Automotive Insight: student-run project teaches marginalized groups about cars
The male-dominated car industry prides itself on being highly exclusive and hard to access for many people. Willamette student Kayla Stinson (‘25) recently announced the creation of Automotive Insight, a project that seeks to expand access to automotive life skills among women and minorities, in an effort to bridge the gap between marginalized communities and the car industry.
Stinson used to manage a family-owned automotive shop in their hometown of Prescott, Arizona. They explained that they once had to get an oil change at an automotive shop in Salem, which tried to make them agree to unnecessary repairs and extra costs, an unethical tactic known as ‘upselling’. “As soon as I said that I managed a shop, they flipped the script,” Stinson stated.
“I decided that if I can’t change the shops, I will change the customer base,” Stinson continued. They explained that Automotive Insight is an in-person two-day course that provides the knowledge to spot unethical business practices like the one Stinson experienced. The course also covered relevant tips on basic car systems, dash lights, car parts, how to jump a car, how to change a car’s fluids, and what to expect when taking a vehicle to get a maintenance job done, among other relevant skills. “This event is targeted at women, minorities, and people who typically don’t get the knowledge that I will be giving out. I like to think of it as stuff that your dad should have taught you, but never did,” Stinson continued.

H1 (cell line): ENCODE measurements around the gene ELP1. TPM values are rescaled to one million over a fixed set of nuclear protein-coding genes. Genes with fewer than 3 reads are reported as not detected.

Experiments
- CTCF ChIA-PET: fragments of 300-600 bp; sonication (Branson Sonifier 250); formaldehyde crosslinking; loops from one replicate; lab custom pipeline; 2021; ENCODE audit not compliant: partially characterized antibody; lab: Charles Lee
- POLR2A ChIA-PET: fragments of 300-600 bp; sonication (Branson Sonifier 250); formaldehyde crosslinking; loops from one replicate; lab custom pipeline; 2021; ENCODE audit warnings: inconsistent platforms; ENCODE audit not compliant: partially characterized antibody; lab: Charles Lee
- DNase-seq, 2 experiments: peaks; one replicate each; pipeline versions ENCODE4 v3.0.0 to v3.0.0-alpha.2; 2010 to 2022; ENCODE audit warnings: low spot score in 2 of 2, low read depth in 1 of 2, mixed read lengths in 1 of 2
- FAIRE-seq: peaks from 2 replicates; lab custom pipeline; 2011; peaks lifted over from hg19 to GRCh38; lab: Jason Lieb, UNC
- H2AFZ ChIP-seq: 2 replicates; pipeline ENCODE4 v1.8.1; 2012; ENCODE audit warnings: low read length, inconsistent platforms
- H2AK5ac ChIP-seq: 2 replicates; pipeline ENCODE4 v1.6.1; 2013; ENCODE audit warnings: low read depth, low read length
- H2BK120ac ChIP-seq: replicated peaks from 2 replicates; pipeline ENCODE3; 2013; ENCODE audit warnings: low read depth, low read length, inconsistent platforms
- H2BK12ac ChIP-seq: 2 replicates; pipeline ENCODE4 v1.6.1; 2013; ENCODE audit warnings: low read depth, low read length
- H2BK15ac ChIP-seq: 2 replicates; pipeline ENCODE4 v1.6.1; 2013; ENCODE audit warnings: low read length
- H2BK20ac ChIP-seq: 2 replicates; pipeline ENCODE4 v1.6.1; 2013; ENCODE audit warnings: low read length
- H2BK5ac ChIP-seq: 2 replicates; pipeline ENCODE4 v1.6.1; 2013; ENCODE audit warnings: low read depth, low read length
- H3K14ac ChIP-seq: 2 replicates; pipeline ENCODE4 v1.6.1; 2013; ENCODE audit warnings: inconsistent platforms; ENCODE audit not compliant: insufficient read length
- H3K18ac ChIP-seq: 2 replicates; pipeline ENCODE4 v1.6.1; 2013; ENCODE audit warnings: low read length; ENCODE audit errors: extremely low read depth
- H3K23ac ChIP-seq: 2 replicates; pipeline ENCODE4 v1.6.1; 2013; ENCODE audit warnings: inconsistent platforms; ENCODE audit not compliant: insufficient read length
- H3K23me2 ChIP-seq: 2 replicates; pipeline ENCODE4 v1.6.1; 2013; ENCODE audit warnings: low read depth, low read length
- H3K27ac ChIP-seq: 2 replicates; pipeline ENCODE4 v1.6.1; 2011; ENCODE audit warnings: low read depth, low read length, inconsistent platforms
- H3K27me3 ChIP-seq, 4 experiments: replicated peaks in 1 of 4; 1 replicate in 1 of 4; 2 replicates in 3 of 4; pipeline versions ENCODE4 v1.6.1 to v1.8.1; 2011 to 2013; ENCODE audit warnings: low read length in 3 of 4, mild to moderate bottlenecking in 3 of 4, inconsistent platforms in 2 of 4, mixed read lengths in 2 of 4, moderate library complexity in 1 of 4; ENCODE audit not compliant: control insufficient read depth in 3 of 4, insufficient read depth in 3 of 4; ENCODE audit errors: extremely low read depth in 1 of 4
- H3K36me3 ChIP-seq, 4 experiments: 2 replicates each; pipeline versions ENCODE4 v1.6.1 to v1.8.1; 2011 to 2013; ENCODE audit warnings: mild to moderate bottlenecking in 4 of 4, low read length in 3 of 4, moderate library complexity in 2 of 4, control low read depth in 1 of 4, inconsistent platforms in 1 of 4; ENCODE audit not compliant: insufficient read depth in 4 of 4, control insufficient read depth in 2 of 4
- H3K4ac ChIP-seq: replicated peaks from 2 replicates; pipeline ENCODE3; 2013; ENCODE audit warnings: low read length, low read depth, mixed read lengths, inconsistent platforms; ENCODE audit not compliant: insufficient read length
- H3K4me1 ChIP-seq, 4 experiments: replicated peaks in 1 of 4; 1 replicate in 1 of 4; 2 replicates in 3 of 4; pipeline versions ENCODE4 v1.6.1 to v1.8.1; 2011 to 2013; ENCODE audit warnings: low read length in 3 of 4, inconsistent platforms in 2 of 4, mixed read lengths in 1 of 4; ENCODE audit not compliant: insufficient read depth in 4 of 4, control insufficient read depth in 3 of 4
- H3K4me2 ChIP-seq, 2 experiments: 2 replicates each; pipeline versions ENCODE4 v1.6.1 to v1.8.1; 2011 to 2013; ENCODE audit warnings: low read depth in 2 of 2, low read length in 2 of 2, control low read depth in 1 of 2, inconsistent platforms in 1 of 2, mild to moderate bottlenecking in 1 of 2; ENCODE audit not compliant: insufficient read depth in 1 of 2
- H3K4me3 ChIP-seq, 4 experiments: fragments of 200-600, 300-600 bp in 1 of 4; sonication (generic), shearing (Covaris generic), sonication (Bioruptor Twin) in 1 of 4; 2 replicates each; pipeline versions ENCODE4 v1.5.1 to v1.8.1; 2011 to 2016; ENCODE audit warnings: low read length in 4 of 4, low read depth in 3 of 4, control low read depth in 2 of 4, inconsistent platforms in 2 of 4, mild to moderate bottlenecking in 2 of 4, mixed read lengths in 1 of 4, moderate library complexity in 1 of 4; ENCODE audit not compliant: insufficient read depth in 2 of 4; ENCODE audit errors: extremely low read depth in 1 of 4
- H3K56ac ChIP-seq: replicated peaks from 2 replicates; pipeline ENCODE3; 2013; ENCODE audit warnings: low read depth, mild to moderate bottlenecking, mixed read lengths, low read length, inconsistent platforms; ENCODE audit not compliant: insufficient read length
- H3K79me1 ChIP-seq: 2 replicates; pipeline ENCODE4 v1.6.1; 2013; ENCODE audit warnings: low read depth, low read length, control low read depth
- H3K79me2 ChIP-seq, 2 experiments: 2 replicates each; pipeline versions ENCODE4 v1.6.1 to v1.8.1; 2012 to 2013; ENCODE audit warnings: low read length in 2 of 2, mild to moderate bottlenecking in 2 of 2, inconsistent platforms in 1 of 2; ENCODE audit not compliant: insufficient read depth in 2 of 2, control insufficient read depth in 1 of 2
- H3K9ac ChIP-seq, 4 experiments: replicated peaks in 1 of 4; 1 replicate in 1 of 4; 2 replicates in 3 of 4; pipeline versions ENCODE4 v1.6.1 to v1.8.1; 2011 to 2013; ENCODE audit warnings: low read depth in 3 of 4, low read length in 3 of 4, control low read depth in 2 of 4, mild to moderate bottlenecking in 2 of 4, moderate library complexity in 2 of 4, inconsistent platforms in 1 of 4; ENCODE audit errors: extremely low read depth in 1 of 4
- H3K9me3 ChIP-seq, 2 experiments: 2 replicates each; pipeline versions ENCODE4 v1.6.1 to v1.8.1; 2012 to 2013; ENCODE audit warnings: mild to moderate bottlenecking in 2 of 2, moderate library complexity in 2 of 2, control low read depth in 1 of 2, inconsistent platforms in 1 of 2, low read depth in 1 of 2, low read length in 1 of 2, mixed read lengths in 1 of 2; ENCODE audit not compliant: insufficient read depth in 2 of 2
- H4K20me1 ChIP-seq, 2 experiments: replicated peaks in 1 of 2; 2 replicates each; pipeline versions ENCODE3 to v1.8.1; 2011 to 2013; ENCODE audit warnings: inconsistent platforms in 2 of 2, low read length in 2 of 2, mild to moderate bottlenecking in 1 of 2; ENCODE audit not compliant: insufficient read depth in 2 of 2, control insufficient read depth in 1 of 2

On April 7, the first half of the event took place in Ford 102, and Stinson went over the different systems in a car and their respective functions. They also explained how to effectively care for a vehicle to make it last longer, questions to ask at automotive shops, what the different dash lights mean, and how to spot and avoid upselling and other unethical practices.
According to Stinson, Automotive Insight is expected to take place on a semesterly basis, as well as being introduced at the Pacific Northwest College of Arts in the near future. In addition, all of the materials taught will be available on Stinson’s shop website, in an effort to increase accessibility and accommodate those unable to attend the event or people who may need to revisit the material.
The second half of the event will take place on Friday, April 14 in the Kremer Board Room (Ford 102), and Stinson will go over commonly replaced car parts, making educated decisions at maintenance shops, how to jump a car, and other essential skills for drivers. As with the first half of the event, free Bistro catering will be provided, and those unable to attend in person will have the option to do so on Zoom. For accommodations or questions, Kayla Stinson can be reached by email at firstname.lastname@example.org.